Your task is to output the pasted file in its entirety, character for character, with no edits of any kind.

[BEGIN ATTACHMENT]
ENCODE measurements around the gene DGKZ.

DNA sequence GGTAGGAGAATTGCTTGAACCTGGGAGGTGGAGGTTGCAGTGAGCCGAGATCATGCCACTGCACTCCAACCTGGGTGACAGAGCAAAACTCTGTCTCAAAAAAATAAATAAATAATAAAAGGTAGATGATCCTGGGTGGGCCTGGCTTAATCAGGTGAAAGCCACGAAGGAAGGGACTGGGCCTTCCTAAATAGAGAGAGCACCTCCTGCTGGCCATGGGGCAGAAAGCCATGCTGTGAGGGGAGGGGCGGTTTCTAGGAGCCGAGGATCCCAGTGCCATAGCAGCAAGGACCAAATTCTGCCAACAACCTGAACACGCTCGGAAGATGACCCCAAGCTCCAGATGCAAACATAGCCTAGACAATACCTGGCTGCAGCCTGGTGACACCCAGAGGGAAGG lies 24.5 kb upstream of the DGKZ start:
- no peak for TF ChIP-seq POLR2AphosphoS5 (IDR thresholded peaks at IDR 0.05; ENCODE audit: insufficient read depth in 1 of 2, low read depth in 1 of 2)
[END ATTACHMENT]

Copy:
ENCODE measurements around the gene DGKZ.

DNA sequence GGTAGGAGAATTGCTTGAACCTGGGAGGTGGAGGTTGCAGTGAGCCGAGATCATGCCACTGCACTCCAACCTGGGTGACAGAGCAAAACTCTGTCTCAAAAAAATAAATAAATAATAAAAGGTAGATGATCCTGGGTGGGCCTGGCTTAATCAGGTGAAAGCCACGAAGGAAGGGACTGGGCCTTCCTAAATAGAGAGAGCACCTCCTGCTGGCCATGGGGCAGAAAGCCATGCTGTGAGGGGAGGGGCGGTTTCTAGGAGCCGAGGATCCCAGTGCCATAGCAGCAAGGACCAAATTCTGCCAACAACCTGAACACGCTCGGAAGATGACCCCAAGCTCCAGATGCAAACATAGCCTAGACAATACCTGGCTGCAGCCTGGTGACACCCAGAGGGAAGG lies 24.5 kb upstream of the DGKZ start:
- no peak for TF ChIP-seq POLR2AphosphoS5 (IDR thresholded peaks at IDR 0.05; ENCODE audit: insufficient read depth in 1 of 2, low read depth in 1 of 2)